More small firms depend on personal finances

A significant proportion of the UK’s small firms may be relying on the personal finances of their owners in order to continue trading.

That was the finding of a survey conducted by the think-tank, the Centre for Economic and Business Research (CEBR).

Polling some 750 enterprises employing 20 workers or fewer, the CEBR reported that, on average, business owners have been directing £20,000 from personal assets into their firms.

Of those who responded, 27 per cent admitted to requesting loans from family and friends in order to keep the businesses solvent.

A similar proportion (26 per cent) conceded that they had taken out personal overdrafts or bank loans, or had turned to their credit cards, to maintain their business activities.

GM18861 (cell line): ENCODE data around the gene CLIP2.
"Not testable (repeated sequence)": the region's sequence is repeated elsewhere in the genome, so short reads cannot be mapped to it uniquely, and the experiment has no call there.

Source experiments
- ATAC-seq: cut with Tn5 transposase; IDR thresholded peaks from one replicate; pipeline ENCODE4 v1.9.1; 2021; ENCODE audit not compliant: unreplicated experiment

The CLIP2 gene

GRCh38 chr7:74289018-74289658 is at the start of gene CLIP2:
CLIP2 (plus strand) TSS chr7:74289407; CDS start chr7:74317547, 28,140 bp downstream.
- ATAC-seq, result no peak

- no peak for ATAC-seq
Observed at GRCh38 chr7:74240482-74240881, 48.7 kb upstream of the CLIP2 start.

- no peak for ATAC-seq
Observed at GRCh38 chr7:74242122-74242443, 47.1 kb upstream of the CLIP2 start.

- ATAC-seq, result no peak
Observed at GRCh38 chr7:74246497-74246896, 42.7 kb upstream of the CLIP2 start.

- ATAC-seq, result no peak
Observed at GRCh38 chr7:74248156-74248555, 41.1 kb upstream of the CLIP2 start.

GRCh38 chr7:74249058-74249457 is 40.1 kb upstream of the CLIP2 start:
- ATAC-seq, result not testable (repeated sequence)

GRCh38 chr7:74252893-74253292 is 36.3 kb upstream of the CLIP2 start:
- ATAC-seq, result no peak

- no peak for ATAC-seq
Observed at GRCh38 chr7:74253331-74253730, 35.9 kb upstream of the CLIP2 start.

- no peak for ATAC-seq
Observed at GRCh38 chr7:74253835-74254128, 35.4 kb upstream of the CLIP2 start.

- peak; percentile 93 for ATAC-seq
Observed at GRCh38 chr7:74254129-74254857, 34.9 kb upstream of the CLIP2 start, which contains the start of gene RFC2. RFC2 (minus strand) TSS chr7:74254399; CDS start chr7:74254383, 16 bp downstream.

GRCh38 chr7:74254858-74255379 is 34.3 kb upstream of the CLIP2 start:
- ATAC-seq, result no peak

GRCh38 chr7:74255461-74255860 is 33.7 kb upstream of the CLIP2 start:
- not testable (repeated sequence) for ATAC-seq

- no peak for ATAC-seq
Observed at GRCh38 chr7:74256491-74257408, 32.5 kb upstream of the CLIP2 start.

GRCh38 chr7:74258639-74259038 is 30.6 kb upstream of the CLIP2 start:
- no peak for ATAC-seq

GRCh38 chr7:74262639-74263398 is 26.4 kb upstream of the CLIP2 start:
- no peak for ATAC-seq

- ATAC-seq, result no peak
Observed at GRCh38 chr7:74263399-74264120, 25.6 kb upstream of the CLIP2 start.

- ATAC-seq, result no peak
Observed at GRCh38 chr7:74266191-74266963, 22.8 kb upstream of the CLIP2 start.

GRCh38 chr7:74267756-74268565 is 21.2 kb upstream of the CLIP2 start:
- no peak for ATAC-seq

More alarmingly, 13 per cent had re-mortgaged their homes to provide their businesses with liquidity.

The survey was carried in partnership with price comparison website, Make It Cheaper.

Make It Cheaper’s chief executive, Jonathan Elliot said: “It is extremely concerning that small business owners have been compelled to take the drastic step of placing their own financial stability in jeopardy to keep the company afloat.

However, many small businesses feel they have no alternative, as costs rise and traditional lines of credit remain cut off. It is no surprise that so many are turning to personal loans and credit cards to survive.”